A tale of abduction, a compassionate couple of filmmakers, and the birth of an independent documentary film.
At their apartment in Washington D.C., Patty Kim and Chris Sheridan are packing for their weekend trip for filmmaking.
Kim was born in Korea, and Sheridan is a Canadian. They are a couple that gave up a stable lifestyle to pursue their dream of independent filmmaking.
"Just before we did this we are both working with National Geographic channel. I was a producer, Patty was a correspondent," said Chris.
A story about Japanese abductees forever changed their lives, said Patty. "We heard about what had happened in 2002 and something about it really intrigued us and it stay with us actually for few years"
"We heard the story and we were so moved by it that we kind of just left our jobs and decided to go and do this," Chris added.
In 2004, the North Korean regime acknowledged for the first time that North Korean spies abducted 13 Japanese civilians in the 1970s to train their agents to better impersonate Japanese.
Among them was Megumi Yokota a 13-year-old schoolgirl who seemed to have vanished into thin air one afternoon in 1977. The truth of her abduction was not confirmed until 1989. The story deeply touched Kim and Sheridan.
Chris explained what they did. "So we contacted the families, in particular we contacted the family of Megumi Yokota and immediately they said yes, they wanted to do something and we just kind of took it from there.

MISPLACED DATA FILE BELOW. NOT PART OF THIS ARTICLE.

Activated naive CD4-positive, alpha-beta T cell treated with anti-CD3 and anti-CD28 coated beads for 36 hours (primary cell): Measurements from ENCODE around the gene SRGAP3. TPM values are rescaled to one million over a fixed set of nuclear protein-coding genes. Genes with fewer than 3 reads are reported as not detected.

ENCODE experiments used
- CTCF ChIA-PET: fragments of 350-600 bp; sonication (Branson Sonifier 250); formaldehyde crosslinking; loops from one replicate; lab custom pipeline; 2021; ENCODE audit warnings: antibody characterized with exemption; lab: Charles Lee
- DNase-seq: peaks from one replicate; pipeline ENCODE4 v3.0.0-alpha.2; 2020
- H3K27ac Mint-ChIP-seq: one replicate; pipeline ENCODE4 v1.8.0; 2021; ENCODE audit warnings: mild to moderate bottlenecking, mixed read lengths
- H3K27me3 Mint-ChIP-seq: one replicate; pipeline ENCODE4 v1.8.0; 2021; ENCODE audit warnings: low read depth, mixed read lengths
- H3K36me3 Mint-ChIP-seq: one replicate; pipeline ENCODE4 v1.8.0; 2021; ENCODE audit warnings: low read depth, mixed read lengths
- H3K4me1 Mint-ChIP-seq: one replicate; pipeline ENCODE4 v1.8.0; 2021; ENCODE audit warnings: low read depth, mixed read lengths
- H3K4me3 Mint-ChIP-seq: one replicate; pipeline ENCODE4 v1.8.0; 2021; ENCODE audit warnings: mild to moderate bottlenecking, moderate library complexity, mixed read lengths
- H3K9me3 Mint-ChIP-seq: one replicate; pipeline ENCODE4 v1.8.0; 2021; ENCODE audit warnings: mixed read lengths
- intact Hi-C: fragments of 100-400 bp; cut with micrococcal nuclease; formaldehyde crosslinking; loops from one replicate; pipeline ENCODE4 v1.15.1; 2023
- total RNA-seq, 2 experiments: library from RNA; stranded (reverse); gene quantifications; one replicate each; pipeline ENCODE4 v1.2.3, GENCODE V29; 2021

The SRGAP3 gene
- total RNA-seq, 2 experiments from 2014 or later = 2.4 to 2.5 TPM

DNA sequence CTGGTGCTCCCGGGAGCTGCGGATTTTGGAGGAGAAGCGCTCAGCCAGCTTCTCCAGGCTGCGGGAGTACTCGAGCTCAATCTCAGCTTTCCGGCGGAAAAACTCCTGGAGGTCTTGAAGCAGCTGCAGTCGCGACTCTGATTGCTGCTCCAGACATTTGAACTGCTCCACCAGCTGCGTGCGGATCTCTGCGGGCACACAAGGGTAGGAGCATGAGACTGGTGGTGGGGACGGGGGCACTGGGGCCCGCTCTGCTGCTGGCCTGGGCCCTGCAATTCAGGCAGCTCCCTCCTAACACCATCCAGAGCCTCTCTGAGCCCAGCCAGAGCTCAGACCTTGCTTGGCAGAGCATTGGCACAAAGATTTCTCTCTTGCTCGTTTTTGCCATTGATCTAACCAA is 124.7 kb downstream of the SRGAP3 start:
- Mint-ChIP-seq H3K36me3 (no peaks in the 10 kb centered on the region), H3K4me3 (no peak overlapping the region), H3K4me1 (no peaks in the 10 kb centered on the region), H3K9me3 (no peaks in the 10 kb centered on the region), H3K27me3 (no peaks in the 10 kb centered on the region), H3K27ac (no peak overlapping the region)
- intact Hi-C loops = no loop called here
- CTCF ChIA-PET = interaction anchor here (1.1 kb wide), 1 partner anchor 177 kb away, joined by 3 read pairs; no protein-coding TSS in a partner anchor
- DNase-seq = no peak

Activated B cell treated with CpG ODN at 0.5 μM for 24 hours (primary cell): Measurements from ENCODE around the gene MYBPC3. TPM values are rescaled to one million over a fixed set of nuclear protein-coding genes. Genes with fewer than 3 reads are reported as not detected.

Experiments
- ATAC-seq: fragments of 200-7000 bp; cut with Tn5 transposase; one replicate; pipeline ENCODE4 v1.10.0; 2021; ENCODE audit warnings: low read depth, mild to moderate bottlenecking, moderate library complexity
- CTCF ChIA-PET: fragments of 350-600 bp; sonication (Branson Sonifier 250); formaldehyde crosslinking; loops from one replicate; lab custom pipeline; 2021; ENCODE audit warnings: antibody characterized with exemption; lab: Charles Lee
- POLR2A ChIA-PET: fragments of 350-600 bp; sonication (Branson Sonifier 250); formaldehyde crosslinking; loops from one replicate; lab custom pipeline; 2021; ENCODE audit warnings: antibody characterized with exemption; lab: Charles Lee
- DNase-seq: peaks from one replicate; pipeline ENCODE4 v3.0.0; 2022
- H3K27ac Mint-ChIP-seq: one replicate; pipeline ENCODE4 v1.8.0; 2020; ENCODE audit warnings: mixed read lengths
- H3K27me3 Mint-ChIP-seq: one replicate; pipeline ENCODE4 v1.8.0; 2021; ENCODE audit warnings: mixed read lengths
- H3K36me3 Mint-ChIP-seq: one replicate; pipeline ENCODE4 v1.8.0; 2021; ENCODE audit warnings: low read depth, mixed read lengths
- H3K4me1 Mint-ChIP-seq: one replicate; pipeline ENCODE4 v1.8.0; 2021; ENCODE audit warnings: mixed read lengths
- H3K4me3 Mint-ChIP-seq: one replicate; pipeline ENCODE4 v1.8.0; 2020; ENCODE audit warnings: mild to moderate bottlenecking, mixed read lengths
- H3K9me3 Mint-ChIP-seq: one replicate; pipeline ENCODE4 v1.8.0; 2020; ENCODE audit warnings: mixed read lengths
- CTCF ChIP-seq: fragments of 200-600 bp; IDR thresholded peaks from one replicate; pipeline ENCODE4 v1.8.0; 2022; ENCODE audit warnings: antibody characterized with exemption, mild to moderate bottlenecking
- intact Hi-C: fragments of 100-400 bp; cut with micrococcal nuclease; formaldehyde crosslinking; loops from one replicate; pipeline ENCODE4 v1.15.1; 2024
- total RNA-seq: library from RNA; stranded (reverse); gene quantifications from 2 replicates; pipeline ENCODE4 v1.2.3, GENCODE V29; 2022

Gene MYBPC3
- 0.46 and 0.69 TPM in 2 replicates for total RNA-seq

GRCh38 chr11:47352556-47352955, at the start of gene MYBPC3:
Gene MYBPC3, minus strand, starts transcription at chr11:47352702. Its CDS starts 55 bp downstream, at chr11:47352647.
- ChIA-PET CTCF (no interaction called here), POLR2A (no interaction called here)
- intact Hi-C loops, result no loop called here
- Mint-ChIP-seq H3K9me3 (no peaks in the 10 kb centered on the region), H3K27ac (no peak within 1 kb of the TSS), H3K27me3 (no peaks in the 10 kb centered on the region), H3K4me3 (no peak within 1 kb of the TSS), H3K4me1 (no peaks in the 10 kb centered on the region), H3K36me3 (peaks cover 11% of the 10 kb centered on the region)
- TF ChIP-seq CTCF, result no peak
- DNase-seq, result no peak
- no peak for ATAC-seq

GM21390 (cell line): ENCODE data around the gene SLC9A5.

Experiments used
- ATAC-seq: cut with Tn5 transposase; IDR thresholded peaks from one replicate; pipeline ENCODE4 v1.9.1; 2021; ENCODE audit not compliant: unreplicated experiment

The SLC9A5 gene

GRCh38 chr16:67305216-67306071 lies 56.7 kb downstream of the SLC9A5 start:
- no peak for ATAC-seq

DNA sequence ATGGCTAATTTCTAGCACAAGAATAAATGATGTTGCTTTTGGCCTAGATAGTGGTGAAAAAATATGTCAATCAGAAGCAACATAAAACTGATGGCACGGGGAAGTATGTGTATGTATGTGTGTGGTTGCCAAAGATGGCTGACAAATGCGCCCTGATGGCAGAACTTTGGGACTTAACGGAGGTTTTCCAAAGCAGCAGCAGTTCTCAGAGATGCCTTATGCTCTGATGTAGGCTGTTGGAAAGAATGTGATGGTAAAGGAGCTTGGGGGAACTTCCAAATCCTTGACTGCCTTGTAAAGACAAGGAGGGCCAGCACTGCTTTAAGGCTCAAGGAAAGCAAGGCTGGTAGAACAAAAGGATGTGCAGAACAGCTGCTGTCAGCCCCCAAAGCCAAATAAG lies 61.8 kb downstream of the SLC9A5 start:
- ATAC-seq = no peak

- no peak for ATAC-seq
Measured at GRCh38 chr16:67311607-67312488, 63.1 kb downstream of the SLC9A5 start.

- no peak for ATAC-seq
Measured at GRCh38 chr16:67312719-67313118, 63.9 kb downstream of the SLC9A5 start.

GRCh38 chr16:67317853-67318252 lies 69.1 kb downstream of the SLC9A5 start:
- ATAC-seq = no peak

The journey started with a trip to Japan to meet Megumi's family in 2003.
"We took our camera and ourselves and our credit cards and flew to Japan and did what a lots of crazy western independent filmmakers would do, they just do it," said Patty.
Three trips to Japan between 2003 and 2005, more than one hundred tapes filmed, and the documentary entitled "Abduction The Megumi Yokota Story" is born.
The 85-minute film covers a span of almost three decades. By jumping back and forth in time, the film documents how families of the abductees learned about their loved ones' disappearance and campaigned for their release, often at the expense of their otherwise normal personal lives.
As a result, five abductees were returned in 2002. The remaining eight were announced dead, including Megumi Yokota.
"We want to tell a human story about their grief, their suffering, their loss. Those are things that anybody anywhere in the world can understand," Patty told us.
Abduction was featured in a number of film festivals, including the 2006 Independent Film Festival of Boston, the Toronto International Film Festival, and the Maryland Film Festival. It also received an audience award in the best documentary category at the 2006 Slamdance Film Festival. But it has not been an easy path.
"Most people think when you finished a film, when you finished editing and you showed it at your first film festival, that you are done, it's all over,” explained Chris. “But actually the whole story of making a film is just beginning. You are just starting. There is no money coming in, you are just continuously putting in money. In fact you put as much in when you are promoting it and marketing it as you did while you were making it."
Despite the difficulties, Patty says the experience was worth it. "It's so amazing; it's the people you meet along the way. It's the journey of making it that's so tremendous. It's not just the finished film; it's how you got there which is something that will stay with us forever."